Incident summary: The leader of a two-person work crew thought it would be OK to drink nearly two bottles of whiskey and then operate a wood chipper.
The damage: Even though it wasn’t yet noontime, the leader of a two-person work crew was consuming whiskey in the truck on the way to a job site.
The men had been charged with removing trees that had already been felled by a different crew. For nearly ten hours, the two employees fed trees and branches into a wood chipper. All the while, the crew leader continued to drink whiskey.
It was near the end of the day and there was only one tree remaining. By this time, however, the crew leader was unsteady on his feet and staggering around. Nevertheless, the coworker allowed his boss to feed the last tree into the chipper.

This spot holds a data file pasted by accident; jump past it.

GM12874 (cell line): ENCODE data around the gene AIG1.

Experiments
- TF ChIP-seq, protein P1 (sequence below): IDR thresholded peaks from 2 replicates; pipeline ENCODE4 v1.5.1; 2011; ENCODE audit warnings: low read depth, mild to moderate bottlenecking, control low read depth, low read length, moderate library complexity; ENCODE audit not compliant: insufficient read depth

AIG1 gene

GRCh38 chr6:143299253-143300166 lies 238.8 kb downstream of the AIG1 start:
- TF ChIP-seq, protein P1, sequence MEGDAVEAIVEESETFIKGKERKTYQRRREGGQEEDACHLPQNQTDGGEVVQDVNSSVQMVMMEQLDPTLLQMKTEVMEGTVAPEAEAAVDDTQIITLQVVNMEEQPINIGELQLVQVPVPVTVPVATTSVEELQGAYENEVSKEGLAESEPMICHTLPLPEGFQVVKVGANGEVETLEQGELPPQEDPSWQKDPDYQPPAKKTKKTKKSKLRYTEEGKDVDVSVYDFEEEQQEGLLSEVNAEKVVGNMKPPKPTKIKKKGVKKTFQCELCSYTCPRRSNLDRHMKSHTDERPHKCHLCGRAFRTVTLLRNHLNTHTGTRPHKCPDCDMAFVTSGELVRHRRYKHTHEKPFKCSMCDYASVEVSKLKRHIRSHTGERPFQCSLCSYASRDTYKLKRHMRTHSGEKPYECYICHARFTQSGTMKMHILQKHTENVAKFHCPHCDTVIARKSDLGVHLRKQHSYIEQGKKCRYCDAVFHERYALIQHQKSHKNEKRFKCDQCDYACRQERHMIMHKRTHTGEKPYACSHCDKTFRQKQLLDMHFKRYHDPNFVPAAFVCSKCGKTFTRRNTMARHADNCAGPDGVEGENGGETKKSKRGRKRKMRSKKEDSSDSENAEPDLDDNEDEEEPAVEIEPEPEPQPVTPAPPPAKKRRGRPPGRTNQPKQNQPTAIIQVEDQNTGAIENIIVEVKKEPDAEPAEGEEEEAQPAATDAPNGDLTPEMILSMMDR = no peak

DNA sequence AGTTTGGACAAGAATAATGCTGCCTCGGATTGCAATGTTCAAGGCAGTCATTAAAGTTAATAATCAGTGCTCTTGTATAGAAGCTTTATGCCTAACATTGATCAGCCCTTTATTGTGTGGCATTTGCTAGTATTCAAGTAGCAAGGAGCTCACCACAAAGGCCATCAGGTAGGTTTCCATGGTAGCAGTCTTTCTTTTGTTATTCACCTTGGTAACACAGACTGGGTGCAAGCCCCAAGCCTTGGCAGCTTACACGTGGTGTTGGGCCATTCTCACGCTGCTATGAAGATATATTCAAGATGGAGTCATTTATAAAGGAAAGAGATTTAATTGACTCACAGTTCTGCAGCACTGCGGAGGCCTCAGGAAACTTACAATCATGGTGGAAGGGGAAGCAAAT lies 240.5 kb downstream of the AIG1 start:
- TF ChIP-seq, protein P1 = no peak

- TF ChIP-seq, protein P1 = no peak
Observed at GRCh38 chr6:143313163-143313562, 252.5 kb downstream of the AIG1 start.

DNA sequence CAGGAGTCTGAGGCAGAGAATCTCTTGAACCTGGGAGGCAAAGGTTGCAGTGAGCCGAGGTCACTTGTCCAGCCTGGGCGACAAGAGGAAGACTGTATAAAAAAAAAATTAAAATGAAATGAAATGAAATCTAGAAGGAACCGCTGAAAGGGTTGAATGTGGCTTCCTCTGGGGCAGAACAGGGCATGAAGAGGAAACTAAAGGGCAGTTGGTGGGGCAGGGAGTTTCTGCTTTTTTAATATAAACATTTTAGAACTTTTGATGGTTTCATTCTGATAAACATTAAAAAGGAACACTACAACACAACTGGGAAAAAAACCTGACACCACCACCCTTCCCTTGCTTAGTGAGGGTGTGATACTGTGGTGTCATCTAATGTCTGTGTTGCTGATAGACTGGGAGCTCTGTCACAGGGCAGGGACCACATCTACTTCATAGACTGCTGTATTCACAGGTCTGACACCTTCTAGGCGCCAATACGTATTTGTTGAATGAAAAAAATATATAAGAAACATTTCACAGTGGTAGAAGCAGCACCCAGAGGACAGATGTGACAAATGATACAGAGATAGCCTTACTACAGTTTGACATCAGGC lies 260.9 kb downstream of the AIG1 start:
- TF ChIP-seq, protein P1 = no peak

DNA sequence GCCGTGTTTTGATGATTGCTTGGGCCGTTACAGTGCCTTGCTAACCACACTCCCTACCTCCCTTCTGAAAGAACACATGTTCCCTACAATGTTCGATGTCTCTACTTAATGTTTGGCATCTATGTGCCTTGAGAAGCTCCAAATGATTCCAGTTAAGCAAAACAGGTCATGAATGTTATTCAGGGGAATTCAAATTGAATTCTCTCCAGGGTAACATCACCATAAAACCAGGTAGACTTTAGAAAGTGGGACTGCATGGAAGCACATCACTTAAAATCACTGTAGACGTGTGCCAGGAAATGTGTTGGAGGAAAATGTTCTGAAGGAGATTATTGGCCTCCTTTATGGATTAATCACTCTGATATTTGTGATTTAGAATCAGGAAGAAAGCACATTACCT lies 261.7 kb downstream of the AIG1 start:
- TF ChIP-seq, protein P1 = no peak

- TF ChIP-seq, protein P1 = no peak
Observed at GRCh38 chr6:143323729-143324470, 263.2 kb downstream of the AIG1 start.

The crew leader was using his hands to push branches into the chipper. Suddenly, his arm became entangled in the in-feed mechanism, and he was pulled into the unit’s rotating blades.
When the coworker heard a strange sound from the chipper, he walked over to see what was going on. The man observed his boss halfway inside the machine. He dialed 9-1-1, but by the time paramedics arrived, the crew leader was already dead.
Findings: The police found an empty fifth of whiskey and another half-empty fifth of whiskey in the vehicle the crew had used to get to the work site.
A toxicology report prepared by the coroner showed the victim’s blood alcohol level to be 0.331%.
The employer should’ve developed procedures for allowing employees to flag drunk coworkers, even when the inebriated individual happened to be the boss.
(From the April 27, 2020, issue of Safety Alert for Supervisors. To download the rest of the issue, please click here.)